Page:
UNITED STATES DISTRICT COURT FOR THE EASTERN DISTRICT OF NEW YORK
September 17, 1986
MICHAEL LEONARDI, Plaintiff,
BOARD OF FIRE COMMISSIONERS OF THE MASTIC BEACH FIRE DISTRICT, et al., Defendants
The opinion of the court was delivered by: WEXLER
MEMORANDUM AND ORDER
WEXLER, District Judge
Plaintiff Michael Leonardi brings this action alleging that his termination as a member of the Mastic Beach Fire Department ("Department") without the benefit of a pre-termination hearing violates his rights under the United States Constitution, New York State law, and the Department's own by-laws. Plaintiff now moves for summary judgment on the issue of liability with respect to his federal claims. Defendants oppose plaintiff's motion, but apparently do not dispute the facts material to the motion. Accordingly, this case is ripe for summary judgment. Fed. R. Civ. P. 56.
Leonardi became a member of the Department on July 21, 1963. The Department is a volunteer fire company organized under the laws of the State of New York and maintained under the jurisdiction of the Mastic Beach Fire District ("District"). The Town of Brookhaven, New York established the District in 1941, pursuant to N.Y. Town Law § 170 et seq., to provide for protection of the Mastic Beach community. Defendant Board of Fire Commissioners of the Mastic Beach Fire District and the Mastic Beach Fire Department, Inc. ("Board") is the governing body of the District.
On December 30, 1968, Leonardi received a Volunteer Firemen's Exemption Certificate pursuant to Gen. Mun. Law § 200 et seq.
Honored as Fireman of the Year in 1970, plaintiff fully performed his duties as a volunteer fireman in accordance with the Department's by-laws until 1976, when the onset of cervical radiculitis prevented him from attending to fires.
Although Leonardi's physical disability prevented him from attending to fires after 1976, he satisfied his attendance requirements under the by-laws by attending to those duties which his disability did not preclude, such as drills, parades, funerals, meetings, and ambulance calls. In 1980 or 1981, plaintiff received a special award in recognition of the large number of ambulance calls which he serviced. Plaintiff also served as the District's Secretary from 1976 to 1982.
In September 1982, the Assistant Chief of the Fire Department informed Leonardi that he was not meeting his attendance requirements. Thereafter, plaintiff furnished Chief Gary Messinetti with a doctor's note dated September 13, 1982, which contained a checkmark next to a printed statement noting that the patient was totally incapacitated. On May 24, 1983, Messinetti wrote to plaintiff stating, inter alia, that "[u]nless I receive a doctor's report indicating that you are once again fit for all firemanic duties, I will ask the board of fire commissioners to remove you from the active roles [sic] as of June 1, 1983...." Plaintiff, by letter dated May 28, 1983, responded that "a report from my d]octor will be forthcoming as you requested."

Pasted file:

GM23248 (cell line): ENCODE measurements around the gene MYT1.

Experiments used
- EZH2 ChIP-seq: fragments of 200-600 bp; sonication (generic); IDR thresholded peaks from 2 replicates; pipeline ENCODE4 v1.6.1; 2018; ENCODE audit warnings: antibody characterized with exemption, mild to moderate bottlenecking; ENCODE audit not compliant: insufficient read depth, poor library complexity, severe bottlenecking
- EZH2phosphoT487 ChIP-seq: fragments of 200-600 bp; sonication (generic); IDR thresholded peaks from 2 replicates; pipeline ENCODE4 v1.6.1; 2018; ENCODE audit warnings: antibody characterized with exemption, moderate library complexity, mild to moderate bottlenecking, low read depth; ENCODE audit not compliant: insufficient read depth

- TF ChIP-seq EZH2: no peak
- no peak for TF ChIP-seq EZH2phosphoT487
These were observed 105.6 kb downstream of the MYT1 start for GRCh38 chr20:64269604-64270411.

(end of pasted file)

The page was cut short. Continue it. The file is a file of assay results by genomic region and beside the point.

However, by letter dated June 29, 1983, Board Chairman James A. Davis, Jr. notified Leonardi that the Board had met on June 28, 1983 and decided that "[b]ecause of total incapacitation for the past nine months, as stated by your doctor, and in accordance with the by-laws of the Mastic Beach Fire Department, your membership in the department is terminated effective immediately." The individual defendants, Board Commissioners Davis, Robert E. Mills, Thomas M. Kenneally, and Deward Houck, voted to terminate Leonardi's membership during that June 28 meeting. As a result, plaintiff was terminated three days short of the twenty years needed to become a lifetime member of the Fire Department, and certain life insurance policies, available to Leonardi as an active volunteer fireman, were cancelled.
In contrast to the reasons for termination put forth by Chairman Davis, Commissioner Kenneally testified at his deposition that plaintiff "wasn't dismissed because of incapacitation" but rather "because of his lack of attendance", and that he "was told several different versions of why [plaintiff] wasn't in attendance". Kenneally could not recall seeing a doctor's letter and had doubts that Leonardi's inadequate attendance record was disability related. He believed that Leonardi was capable of performing his duties, but stated that his judgment as to plaintiff's capabilities might be different if Leonardi had a bona fide illness.
Subsequent to his termination, Leonardi commenced a special proceeding under Article 78 of the New York Civil Practice Law and Rules, N.Y. Civ. Prac. Law §§ 7801-06, seeking a judicial determination restoring him as a member of the Department. Leonardi maintained that, although his disability prevented him from attending fires, it did not prevent him from performing other duties and functions of a fireman and that he had always satisfied his attendance requirements. Chief Messinetti noted in his affidavit in opposition to Leonardi's petition in that action that Leonardi's attendance for the period of September 1982 until his termination in June 1983 was only 1.08% of the total number of fires, meetings, and other duties and functions.